In line with the recent assault on the idea of the Covenant of Works, and the biblical idea that the Law has the innate potentiality to save (not that it can save or was meant to save), here is an article by Wayne Grudem from his Systematic Theology on the issue of the Covenant of Works
Is the covenant of works still in force? In several important senses it is. First of all, Paul implies that perfect obedience to God’s laws, if it were possible, would lead to life (see Rom. 7:10; 10:5; Gal. 3:12). We should also notice that the punishment for this covenant is still in effect, for “the wages of sin is death” (Rom. 6:23). This implies that the covenant of works is still in force for every human being apart from Christ, even though no sinful human being can fulfill its provisions and gain blessing by it. Finally, we should note that Christ perfectly obeyed the covenant of works for us since he committed no sin (1 Peter 2:22) but completely obeyed God on our behalf (Rom. 5:18–19).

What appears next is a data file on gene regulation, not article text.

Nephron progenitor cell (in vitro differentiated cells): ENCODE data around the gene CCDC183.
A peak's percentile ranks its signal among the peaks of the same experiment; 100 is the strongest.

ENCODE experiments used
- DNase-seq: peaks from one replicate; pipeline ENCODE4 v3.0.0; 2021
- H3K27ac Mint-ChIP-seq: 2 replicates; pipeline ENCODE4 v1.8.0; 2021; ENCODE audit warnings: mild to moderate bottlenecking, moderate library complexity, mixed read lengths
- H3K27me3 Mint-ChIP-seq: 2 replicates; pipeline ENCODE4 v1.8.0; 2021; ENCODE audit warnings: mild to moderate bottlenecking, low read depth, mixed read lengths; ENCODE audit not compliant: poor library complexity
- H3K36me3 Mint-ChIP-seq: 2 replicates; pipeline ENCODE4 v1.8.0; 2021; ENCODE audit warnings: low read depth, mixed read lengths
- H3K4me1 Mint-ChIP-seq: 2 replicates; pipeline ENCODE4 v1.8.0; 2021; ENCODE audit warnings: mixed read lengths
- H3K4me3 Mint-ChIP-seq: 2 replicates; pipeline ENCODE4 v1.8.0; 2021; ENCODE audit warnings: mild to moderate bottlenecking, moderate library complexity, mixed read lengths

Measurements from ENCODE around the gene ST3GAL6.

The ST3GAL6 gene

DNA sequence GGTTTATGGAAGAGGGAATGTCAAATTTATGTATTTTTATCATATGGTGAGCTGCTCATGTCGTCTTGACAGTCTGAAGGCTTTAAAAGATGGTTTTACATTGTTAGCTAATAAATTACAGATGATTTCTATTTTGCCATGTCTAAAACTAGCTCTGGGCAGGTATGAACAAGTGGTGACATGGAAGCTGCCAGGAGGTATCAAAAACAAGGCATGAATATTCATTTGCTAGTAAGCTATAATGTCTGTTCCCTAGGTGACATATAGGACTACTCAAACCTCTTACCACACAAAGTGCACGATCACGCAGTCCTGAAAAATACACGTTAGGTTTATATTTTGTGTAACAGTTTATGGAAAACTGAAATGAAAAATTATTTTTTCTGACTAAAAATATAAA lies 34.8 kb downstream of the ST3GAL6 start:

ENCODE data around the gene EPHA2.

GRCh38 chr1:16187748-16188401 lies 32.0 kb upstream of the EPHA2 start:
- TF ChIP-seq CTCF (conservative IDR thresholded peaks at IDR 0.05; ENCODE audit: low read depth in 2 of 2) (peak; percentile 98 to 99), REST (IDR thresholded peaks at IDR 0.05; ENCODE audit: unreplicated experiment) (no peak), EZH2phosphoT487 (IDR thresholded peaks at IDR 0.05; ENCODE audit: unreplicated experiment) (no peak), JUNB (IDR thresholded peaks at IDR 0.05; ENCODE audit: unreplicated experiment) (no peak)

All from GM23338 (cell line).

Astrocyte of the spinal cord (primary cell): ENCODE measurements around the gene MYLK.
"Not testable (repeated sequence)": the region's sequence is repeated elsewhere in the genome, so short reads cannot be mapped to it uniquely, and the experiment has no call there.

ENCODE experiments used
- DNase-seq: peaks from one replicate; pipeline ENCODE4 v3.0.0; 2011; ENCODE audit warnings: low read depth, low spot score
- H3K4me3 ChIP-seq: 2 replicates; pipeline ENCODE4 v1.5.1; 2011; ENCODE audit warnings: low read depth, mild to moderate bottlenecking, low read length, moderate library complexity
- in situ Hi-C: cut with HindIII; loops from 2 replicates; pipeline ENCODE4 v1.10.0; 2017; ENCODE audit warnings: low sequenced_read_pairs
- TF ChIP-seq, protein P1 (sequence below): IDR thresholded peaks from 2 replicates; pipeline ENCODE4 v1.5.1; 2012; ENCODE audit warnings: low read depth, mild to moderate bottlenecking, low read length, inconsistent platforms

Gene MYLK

On the other hand, in certain senses, the covenant of works does not remain in force: (1) We no longer are faced with the specific command not to eat of the tree of the knowledge of good and evil. (2) Since we all have a sinful nature (both Christians and non-Christians), we are not able to fulfill the provisions of the covenant of works on our own and receive its benefits—as this covenant applies to people directly, it only brings punishments. (3) For Christians, Christ has fulfilled the provisions of this covenant successfully once for all, and we gain the benefits of it not by actual obedience on our part but by trusting in the merits of Christ’s work. In fact, for Christians today to think of themselves as obligated to try to earn God’s favor by obedience would be to cut themselves off from the hope of salvation. “All who rely on works of the law are under a curse....Now it is evident that no man is justified before God by the law (Gal. 3:10–11). Christians have been freed from the covenant of works by virtue of Christ’s work and their inclusion in the new covenant, the covenant of grace.